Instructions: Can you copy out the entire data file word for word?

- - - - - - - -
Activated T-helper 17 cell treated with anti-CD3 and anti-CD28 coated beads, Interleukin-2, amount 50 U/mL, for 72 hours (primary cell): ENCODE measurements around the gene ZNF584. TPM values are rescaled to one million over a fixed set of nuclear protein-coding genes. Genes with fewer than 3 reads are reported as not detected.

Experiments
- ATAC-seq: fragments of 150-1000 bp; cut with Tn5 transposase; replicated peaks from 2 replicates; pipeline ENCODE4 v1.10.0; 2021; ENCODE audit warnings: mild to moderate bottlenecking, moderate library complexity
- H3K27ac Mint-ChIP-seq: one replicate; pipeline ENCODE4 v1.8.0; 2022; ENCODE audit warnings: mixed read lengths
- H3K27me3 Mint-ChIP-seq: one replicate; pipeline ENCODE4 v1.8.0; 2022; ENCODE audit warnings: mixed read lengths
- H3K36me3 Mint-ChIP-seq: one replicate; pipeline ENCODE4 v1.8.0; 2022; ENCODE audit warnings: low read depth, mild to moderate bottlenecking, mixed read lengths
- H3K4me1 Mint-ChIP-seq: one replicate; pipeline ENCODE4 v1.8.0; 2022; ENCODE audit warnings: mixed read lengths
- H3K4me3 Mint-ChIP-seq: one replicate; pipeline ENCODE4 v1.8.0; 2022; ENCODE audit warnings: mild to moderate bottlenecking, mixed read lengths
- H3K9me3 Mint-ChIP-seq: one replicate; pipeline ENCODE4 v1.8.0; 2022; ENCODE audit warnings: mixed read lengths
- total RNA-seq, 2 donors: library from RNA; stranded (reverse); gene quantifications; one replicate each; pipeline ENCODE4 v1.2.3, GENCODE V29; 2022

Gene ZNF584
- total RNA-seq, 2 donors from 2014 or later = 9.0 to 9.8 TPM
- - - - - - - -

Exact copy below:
Activated T-helper 17 cell treated with anti-CD3 and anti-CD28 coated beads, Interleukin-2, amount 50 U/mL, for 72 hours (primary cell): ENCODE measurements around the gene ZNF584. TPM values are rescaled to one million over a fixed set of nuclear protein-coding genes. Genes with fewer than 3 reads are reported as not detected.

Experiments
- ATAC-seq: fragments of 150-1000 bp; cut with Tn5 transposase; replicated peaks from 2 replicates; pipeline ENCODE4 v1.10.0; 2021; ENCODE audit warnings: mild to moderate bottlenecking, moderate library complexity
- H3K27ac Mint-ChIP-seq: one replicate; pipeline ENCODE4 v1.8.0; 2022; ENCODE audit warnings: mixed read lengths
- H3K27me3 Mint-ChIP-seq: one replicate; pipeline ENCODE4 v1.8.0; 2022; ENCODE audit warnings: mixed read lengths
- H3K36me3 Mint-ChIP-seq: one replicate; pipeline ENCODE4 v1.8.0; 2022; ENCODE audit warnings: low read depth, mild to moderate bottlenecking, mixed read lengths
- H3K4me1 Mint-ChIP-seq: one replicate; pipeline ENCODE4 v1.8.0; 2022; ENCODE audit warnings: mixed read lengths
- H3K4me3 Mint-ChIP-seq: one replicate; pipeline ENCODE4 v1.8.0; 2022; ENCODE audit warnings: mild to moderate bottlenecking, mixed read lengths
- H3K9me3 Mint-ChIP-seq: one replicate; pipeline ENCODE4 v1.8.0; 2022; ENCODE audit warnings: mixed read lengths
- total RNA-seq, 2 donors: library from RNA; stranded (reverse); gene quantifications; one replicate each; pipeline ENCODE4 v1.2.3, GENCODE V29; 2022

Gene ZNF584
- total RNA-seq, 2 donors from 2014 or later = 9.0 to 9.8 TPM